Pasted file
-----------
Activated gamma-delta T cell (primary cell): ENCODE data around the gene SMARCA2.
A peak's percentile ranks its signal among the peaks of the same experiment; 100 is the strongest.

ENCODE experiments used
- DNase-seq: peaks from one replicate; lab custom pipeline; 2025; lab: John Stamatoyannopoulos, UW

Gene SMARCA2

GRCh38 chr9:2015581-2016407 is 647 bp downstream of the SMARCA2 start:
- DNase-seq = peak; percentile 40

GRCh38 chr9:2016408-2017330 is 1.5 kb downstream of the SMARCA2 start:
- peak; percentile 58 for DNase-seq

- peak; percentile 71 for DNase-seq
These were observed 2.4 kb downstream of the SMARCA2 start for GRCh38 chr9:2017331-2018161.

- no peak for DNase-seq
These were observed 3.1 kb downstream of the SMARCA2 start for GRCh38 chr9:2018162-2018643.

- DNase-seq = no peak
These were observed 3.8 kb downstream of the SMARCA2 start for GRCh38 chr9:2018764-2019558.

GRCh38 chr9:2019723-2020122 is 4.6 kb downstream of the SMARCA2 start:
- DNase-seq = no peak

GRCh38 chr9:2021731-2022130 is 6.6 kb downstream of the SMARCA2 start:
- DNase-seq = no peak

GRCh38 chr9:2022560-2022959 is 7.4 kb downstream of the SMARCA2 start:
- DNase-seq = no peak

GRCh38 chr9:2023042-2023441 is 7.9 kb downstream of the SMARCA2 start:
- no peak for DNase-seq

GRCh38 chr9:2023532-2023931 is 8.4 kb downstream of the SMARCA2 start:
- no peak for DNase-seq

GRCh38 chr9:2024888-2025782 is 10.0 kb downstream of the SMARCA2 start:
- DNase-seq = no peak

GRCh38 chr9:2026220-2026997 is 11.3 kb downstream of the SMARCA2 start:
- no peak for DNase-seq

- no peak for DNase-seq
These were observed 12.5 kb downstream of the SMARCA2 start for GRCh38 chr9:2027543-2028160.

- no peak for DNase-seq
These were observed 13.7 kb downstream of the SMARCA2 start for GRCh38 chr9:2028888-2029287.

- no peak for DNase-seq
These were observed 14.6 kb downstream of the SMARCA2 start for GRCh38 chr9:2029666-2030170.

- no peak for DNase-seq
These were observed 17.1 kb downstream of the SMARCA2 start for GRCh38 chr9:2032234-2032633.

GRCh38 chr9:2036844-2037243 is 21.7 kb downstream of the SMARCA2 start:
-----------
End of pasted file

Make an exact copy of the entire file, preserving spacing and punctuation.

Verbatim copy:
Activated gamma-delta T cell (primary cell): ENCODE data around the gene SMARCA2.
A peak's percentile ranks its signal among the peaks of the same experiment; 100 is the strongest.

ENCODE experiments used
- DNase-seq: peaks from one replicate; lab custom pipeline; 2025; lab: John Stamatoyannopoulos, UW

Gene SMARCA2

GRCh38 chr9:2015581-2016407 is 647 bp downstream of the SMARCA2 start:
- DNase-seq = peak; percentile 40

GRCh38 chr9:2016408-2017330 is 1.5 kb downstream of the SMARCA2 start:
- peak; percentile 58 for DNase-seq

- peak; percentile 71 for DNase-seq
These were observed 2.4 kb downstream of the SMARCA2 start for GRCh38 chr9:2017331-2018161.

- no peak for DNase-seq
These were observed 3.1 kb downstream of the SMARCA2 start for GRCh38 chr9:2018162-2018643.

- DNase-seq = no peak
These were observed 3.8 kb downstream of the SMARCA2 start for GRCh38 chr9:2018764-2019558.

GRCh38 chr9:2019723-2020122 is 4.6 kb downstream of the SMARCA2 start:
- DNase-seq = no peak

GRCh38 chr9:2021731-2022130 is 6.6 kb downstream of the SMARCA2 start:
- DNase-seq = no peak

GRCh38 chr9:2022560-2022959 is 7.4 kb downstream of the SMARCA2 start:
- DNase-seq = no peak

GRCh38 chr9:2023042-2023441 is 7.9 kb downstream of the SMARCA2 start:
- no peak for DNase-seq

GRCh38 chr9:2023532-2023931 is 8.4 kb downstream of the SMARCA2 start:
- no peak for DNase-seq

GRCh38 chr9:2024888-2025782 is 10.0 kb downstream of the SMARCA2 start:
- DNase-seq = no peak

GRCh38 chr9:2026220-2026997 is 11.3 kb downstream of the SMARCA2 start:
- no peak for DNase-seq

- no peak for DNase-seq
These were observed 12.5 kb downstream of the SMARCA2 start for GRCh38 chr9:2027543-2028160.

- no peak for DNase-seq
These were observed 13.7 kb downstream of the SMARCA2 start for GRCh38 chr9:2028888-2029287.

- no peak for DNase-seq
These were observed 14.6 kb downstream of the SMARCA2 start for GRCh38 chr9:2029666-2030170.

- no peak for DNase-seq
These were observed 17.1 kb downstream of the SMARCA2 start for GRCh38 chr9:2032234-2032633.

GRCh38 chr9:2036844-2037243 is 21.7 kb downstream of the SMARCA2 start: